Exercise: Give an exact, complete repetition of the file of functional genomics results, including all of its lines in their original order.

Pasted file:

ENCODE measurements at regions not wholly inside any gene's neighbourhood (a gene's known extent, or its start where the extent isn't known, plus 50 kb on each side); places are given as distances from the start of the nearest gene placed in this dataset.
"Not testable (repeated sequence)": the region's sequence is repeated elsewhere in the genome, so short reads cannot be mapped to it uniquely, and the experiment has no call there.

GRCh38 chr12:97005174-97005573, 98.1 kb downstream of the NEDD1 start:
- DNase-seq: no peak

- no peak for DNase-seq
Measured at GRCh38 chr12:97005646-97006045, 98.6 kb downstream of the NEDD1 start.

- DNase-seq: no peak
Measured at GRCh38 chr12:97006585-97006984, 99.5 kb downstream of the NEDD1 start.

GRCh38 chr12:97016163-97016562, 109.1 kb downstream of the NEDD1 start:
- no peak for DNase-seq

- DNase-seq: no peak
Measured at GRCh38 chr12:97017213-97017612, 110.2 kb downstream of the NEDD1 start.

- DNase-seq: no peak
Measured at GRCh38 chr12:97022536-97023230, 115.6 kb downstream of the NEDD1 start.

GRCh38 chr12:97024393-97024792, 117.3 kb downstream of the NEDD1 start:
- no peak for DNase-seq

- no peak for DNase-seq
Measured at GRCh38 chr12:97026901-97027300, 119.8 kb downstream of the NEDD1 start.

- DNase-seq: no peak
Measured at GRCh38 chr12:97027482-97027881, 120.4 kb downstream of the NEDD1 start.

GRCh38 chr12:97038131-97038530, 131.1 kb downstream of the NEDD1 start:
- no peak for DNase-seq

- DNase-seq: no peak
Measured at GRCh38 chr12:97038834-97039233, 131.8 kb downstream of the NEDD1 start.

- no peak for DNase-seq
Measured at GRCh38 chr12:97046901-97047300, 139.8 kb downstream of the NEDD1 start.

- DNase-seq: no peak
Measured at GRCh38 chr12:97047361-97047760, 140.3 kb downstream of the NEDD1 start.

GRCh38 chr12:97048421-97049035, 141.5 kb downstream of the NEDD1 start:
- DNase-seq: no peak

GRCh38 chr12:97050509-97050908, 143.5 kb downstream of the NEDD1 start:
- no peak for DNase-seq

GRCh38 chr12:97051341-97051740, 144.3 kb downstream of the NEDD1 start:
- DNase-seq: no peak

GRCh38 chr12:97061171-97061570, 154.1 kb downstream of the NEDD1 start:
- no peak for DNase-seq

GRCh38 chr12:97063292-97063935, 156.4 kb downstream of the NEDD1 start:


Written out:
ENCODE measurements at regions not wholly inside any gene's neighbourhood (a gene's known extent, or its start where the extent isn't known, plus 50 kb on each side); places are given as distances from the start of the nearest gene placed in this dataset.
"Not testable (repeated sequence)": the region's sequence is repeated elsewhere in the genome, so short reads cannot be mapped to it uniquely, and the experiment has no call there.

GRCh38 chr12:97005174-97005573, 98.1 kb downstream of the NEDD1 start:
- DNase-seq: no peak

- no peak for DNase-seq
Measured at GRCh38 chr12:97005646-97006045, 98.6 kb downstream of the NEDD1 start.

- DNase-seq: no peak
Measured at GRCh38 chr12:97006585-97006984, 99.5 kb downstream of the NEDD1 start.

GRCh38 chr12:97016163-97016562, 109.1 kb downstream of the NEDD1 start:
- no peak for DNase-seq

- DNase-seq: no peak
Measured at GRCh38 chr12:97017213-97017612, 110.2 kb downstream of the NEDD1 start.

- DNase-seq: no peak
Measured at GRCh38 chr12:97022536-97023230, 115.6 kb downstream of the NEDD1 start.

GRCh38 chr12:97024393-97024792, 117.3 kb downstream of the NEDD1 start:
- no peak for DNase-seq

- no peak for DNase-seq
Measured at GRCh38 chr12:97026901-97027300, 119.8 kb downstream of the NEDD1 start.

- DNase-seq: no peak
Measured at GRCh38 chr12:97027482-97027881, 120.4 kb downstream of the NEDD1 start.

GRCh38 chr12:97038131-97038530, 131.1 kb downstream of the NEDD1 start:
- no peak for DNase-seq

- DNase-seq: no peak
Measured at GRCh38 chr12:97038834-97039233, 131.8 kb downstream of the NEDD1 start.

- no peak for DNase-seq
Measured at GRCh38 chr12:97046901-97047300, 139.8 kb downstream of the NEDD1 start.

- DNase-seq: no peak
Measured at GRCh38 chr12:97047361-97047760, 140.3 kb downstream of the NEDD1 start.

GRCh38 chr12:97048421-97049035, 141.5 kb downstream of the NEDD1 start:
- DNase-seq: no peak

GRCh38 chr12:97050509-97050908, 143.5 kb downstream of the NEDD1 start:
- no peak for DNase-seq

GRCh38 chr12:97051341-97051740, 144.3 kb downstream of the NEDD1 start:
- DNase-seq: no peak

GRCh38 chr12:97061171-97061570, 154.1 kb downstream of the NEDD1 start:
- no peak for DNase-seq

GRCh38 chr12:97063292-97063935, 156.4 kb downstream of the NEDD1 start: